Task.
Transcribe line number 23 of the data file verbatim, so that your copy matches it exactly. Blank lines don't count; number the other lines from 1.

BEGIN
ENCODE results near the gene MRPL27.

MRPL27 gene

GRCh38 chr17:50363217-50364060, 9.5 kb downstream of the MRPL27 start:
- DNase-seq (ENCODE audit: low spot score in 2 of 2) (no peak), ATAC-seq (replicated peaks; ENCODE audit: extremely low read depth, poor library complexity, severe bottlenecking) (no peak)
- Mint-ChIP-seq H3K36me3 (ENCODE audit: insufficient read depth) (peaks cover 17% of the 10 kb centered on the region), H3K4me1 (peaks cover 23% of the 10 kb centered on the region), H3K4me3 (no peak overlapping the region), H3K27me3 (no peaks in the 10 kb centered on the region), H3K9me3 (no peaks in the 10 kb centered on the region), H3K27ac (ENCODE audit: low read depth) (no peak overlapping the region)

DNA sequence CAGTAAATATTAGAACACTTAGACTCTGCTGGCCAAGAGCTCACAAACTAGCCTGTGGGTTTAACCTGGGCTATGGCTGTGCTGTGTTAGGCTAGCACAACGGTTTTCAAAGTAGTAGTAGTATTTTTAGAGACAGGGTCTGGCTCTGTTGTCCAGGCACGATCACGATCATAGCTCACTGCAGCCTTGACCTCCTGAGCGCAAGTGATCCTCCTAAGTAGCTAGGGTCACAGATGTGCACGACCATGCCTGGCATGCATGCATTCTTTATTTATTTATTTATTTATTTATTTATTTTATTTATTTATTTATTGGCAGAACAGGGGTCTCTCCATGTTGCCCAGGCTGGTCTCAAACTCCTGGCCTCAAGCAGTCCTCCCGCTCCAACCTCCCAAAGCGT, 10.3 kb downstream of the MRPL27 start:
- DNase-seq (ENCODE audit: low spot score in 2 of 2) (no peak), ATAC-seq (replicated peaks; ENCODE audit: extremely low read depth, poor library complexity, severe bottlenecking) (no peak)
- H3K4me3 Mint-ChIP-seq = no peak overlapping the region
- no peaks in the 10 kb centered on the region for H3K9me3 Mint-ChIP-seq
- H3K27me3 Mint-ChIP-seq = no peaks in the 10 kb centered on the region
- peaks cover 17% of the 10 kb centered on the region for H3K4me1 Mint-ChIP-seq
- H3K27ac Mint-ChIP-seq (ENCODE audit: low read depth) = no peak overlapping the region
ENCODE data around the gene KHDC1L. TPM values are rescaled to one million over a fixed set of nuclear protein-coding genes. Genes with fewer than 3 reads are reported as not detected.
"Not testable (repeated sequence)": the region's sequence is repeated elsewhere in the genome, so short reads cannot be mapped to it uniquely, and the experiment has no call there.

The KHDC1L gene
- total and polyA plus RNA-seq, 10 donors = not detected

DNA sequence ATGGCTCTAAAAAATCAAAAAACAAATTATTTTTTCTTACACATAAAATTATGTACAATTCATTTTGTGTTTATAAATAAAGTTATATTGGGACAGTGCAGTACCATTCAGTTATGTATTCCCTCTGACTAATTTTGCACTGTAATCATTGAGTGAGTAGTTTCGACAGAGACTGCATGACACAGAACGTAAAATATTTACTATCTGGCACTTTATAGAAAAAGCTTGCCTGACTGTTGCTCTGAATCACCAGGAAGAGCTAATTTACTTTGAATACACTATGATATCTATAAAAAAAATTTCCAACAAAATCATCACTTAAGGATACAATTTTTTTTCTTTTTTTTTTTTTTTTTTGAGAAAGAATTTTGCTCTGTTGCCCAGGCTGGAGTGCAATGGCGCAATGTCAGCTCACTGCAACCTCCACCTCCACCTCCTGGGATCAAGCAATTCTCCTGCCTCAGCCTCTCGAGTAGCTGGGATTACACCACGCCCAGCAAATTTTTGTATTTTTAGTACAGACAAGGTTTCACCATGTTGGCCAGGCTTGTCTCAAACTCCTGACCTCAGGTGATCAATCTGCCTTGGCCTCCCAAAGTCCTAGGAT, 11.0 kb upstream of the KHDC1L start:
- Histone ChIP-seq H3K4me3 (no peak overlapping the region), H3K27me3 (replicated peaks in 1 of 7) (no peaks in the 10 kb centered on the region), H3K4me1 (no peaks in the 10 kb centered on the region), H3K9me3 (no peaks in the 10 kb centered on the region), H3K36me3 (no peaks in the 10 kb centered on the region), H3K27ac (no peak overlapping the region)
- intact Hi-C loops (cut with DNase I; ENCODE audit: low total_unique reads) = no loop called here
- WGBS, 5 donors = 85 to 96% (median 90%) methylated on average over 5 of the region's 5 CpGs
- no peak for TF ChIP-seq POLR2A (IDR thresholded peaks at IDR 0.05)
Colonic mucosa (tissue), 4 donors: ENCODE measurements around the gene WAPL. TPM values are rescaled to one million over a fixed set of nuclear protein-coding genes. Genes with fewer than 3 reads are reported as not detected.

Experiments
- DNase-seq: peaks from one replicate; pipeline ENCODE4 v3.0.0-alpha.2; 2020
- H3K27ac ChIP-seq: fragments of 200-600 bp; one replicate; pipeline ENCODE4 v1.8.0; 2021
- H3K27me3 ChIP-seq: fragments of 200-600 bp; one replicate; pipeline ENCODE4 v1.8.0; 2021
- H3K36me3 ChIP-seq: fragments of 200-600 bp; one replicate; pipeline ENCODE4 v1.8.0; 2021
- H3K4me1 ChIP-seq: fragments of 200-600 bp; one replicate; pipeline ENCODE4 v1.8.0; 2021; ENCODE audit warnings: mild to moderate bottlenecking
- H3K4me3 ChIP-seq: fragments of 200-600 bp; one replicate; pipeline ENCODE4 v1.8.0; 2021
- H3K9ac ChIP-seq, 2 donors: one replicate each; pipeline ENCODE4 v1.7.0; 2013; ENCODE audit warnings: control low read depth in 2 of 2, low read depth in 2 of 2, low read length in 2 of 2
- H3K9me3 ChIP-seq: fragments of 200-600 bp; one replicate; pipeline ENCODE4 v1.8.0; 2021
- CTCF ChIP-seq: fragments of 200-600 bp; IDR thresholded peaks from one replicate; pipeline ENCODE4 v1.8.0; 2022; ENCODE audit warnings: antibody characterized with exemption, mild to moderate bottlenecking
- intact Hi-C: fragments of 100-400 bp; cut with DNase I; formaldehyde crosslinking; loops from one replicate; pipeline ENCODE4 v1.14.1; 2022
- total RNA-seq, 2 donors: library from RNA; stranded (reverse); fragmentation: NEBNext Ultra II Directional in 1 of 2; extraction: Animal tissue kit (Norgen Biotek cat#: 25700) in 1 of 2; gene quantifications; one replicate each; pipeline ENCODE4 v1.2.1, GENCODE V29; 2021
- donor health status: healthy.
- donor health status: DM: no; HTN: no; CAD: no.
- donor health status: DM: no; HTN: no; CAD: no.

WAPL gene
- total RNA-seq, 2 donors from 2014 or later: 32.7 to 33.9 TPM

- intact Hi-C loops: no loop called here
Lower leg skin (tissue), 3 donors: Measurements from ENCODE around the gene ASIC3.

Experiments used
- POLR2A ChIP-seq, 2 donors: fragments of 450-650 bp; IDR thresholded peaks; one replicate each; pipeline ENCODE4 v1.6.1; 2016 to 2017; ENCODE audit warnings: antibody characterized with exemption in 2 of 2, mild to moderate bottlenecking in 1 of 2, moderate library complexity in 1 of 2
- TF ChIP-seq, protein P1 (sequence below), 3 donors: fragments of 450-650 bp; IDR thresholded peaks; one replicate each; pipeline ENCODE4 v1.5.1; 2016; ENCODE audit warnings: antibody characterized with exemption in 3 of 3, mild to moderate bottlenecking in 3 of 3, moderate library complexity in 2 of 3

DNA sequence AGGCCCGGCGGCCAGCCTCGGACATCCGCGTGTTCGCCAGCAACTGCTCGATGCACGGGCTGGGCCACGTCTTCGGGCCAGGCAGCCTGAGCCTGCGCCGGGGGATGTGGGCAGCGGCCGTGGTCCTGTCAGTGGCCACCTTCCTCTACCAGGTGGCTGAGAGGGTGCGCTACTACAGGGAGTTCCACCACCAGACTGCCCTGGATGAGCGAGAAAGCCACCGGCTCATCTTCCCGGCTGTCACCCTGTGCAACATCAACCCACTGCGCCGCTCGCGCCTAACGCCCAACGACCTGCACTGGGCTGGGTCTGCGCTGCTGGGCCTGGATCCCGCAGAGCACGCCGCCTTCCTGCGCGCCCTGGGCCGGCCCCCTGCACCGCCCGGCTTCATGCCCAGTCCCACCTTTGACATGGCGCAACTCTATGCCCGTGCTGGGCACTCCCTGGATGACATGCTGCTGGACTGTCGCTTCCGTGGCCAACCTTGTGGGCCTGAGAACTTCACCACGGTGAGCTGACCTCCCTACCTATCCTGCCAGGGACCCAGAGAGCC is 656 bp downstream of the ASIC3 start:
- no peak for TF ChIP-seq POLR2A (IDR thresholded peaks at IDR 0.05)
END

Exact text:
Experiments